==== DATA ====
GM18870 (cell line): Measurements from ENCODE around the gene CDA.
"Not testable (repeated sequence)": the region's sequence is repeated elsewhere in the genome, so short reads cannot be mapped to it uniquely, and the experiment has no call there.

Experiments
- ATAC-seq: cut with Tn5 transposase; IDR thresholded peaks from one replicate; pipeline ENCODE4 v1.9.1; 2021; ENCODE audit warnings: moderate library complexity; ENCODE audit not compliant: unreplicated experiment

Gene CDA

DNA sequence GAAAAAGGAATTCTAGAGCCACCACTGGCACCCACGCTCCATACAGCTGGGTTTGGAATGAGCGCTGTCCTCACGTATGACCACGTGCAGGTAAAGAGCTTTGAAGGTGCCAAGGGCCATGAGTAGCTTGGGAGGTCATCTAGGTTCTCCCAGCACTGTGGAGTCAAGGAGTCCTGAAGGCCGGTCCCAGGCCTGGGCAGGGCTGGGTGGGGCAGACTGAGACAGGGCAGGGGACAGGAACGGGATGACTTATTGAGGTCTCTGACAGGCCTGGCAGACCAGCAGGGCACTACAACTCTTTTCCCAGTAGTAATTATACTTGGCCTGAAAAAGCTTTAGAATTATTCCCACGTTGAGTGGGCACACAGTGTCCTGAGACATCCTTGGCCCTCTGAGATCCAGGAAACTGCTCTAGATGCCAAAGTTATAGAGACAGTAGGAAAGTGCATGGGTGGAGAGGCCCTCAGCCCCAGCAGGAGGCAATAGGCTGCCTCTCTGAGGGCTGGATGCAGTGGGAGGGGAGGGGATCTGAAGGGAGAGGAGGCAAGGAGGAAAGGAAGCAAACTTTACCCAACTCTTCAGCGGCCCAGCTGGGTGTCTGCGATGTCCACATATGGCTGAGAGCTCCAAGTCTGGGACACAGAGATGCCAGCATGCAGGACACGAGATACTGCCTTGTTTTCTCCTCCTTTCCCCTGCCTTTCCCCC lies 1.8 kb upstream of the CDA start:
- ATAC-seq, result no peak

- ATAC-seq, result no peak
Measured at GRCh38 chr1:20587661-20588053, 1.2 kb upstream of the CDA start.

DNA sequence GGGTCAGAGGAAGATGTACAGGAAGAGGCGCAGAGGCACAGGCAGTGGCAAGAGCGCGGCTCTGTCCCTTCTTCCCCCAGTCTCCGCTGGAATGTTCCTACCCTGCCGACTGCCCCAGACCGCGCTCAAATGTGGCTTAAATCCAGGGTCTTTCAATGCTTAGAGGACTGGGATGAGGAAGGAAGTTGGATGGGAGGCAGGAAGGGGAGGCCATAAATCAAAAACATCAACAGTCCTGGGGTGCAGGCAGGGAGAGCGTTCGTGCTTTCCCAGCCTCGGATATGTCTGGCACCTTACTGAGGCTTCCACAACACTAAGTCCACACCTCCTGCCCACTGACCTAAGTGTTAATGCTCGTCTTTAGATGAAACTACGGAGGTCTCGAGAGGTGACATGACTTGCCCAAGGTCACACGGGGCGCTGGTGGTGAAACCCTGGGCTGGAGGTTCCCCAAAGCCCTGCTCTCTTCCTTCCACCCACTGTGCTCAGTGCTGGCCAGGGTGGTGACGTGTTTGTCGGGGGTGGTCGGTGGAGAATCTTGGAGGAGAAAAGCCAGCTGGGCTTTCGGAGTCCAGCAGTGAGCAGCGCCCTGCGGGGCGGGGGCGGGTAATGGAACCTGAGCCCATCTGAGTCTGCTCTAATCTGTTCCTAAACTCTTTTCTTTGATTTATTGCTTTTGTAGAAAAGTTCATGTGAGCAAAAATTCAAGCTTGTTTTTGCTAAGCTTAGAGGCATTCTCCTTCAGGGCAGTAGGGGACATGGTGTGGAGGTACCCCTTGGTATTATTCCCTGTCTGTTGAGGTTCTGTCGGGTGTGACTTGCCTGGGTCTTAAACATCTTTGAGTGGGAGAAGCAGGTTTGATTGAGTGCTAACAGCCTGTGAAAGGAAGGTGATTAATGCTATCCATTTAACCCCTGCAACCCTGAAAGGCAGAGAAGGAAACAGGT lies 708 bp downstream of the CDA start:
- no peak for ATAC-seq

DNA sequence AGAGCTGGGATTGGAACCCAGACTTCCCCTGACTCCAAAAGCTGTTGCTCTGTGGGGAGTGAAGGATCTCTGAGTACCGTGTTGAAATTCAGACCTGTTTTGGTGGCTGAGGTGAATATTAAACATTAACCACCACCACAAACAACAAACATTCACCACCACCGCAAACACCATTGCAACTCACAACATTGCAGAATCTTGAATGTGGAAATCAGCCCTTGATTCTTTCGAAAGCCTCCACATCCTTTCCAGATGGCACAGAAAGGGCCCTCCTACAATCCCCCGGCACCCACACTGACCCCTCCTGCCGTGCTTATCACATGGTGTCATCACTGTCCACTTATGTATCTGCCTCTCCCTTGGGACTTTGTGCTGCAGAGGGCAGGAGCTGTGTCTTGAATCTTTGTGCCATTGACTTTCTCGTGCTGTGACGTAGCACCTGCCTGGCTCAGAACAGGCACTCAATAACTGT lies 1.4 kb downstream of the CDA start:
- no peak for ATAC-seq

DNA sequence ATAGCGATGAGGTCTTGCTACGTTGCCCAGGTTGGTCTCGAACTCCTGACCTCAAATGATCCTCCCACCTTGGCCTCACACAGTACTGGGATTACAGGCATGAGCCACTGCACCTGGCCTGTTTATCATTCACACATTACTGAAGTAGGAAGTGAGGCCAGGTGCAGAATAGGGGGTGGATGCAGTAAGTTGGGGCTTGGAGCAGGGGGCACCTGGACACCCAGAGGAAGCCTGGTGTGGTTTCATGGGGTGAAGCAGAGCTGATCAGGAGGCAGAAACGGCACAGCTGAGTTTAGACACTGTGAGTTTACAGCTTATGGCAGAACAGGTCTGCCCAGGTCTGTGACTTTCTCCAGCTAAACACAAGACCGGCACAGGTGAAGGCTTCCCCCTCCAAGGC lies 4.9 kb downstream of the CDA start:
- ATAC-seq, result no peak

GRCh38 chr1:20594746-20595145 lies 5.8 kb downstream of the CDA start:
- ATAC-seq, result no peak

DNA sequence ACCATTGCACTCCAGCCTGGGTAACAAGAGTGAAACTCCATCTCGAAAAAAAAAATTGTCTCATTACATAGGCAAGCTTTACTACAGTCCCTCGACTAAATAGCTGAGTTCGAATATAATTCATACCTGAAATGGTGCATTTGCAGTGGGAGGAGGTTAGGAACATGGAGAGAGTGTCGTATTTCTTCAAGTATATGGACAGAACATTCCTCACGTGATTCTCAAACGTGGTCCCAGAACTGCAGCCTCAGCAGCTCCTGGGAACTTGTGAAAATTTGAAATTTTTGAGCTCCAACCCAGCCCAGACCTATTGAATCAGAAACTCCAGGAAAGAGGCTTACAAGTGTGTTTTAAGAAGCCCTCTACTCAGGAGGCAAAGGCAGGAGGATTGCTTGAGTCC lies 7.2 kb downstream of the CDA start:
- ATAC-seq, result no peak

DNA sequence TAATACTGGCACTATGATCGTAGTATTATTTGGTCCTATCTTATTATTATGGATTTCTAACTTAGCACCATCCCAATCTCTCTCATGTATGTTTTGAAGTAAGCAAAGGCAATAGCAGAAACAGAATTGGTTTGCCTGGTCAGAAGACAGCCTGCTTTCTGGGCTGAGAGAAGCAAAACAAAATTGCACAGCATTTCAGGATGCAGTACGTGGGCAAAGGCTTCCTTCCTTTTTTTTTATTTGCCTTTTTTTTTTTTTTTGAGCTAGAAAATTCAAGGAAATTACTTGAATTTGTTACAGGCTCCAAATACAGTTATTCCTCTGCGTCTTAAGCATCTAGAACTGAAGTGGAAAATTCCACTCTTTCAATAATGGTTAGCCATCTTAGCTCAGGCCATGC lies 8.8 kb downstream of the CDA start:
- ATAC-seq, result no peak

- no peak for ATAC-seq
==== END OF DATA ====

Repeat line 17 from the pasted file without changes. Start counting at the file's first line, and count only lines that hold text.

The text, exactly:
- ATAC-seq, result no peak